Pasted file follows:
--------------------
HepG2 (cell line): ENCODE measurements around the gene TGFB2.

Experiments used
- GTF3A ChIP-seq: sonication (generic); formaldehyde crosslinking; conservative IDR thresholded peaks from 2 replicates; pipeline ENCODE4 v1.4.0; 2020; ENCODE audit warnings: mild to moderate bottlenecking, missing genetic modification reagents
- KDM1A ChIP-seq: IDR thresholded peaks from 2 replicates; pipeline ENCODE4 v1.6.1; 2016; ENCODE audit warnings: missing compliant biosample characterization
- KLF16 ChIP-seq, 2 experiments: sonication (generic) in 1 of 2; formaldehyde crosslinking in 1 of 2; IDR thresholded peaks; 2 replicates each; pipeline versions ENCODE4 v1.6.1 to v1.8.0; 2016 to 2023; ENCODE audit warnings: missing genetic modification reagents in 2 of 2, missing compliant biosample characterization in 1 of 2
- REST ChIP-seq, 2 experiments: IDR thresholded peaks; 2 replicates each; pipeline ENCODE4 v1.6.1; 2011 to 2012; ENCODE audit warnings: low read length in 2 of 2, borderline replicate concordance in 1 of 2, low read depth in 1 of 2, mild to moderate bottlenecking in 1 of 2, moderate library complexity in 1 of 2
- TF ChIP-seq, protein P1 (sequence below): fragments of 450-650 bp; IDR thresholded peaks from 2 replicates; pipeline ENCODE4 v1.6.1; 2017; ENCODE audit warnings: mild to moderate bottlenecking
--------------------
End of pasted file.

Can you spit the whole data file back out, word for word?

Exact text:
HepG2 (cell line): ENCODE measurements around the gene TGFB2.

Experiments used
- GTF3A ChIP-seq: sonication (generic); formaldehyde crosslinking; conservative IDR thresholded peaks from 2 replicates; pipeline ENCODE4 v1.4.0; 2020; ENCODE audit warnings: mild to moderate bottlenecking, missing genetic modification reagents
- KDM1A ChIP-seq: IDR thresholded peaks from 2 replicates; pipeline ENCODE4 v1.6.1; 2016; ENCODE audit warnings: missing compliant biosample characterization
- KLF16 ChIP-seq, 2 experiments: sonication (generic) in 1 of 2; formaldehyde crosslinking in 1 of 2; IDR thresholded peaks; 2 replicates each; pipeline versions ENCODE4 v1.6.1 to v1.8.0; 2016 to 2023; ENCODE audit warnings: missing genetic modification reagents in 2 of 2, missing compliant biosample characterization in 1 of 2
- REST ChIP-seq, 2 experiments: IDR thresholded peaks; 2 replicates each; pipeline ENCODE4 v1.6.1; 2011 to 2012; ENCODE audit warnings: low read length in 2 of 2, borderline replicate concordance in 1 of 2, low read depth in 1 of 2, mild to moderate bottlenecking in 1 of 2, moderate library complexity in 1 of 2
- TF ChIP-seq, protein P1 (sequence below): fragments of 450-650 bp; IDR thresholded peaks from 2 replicates; pipeline ENCODE4 v1.6.1; 2017; ENCODE audit warnings: mild to moderate bottlenecking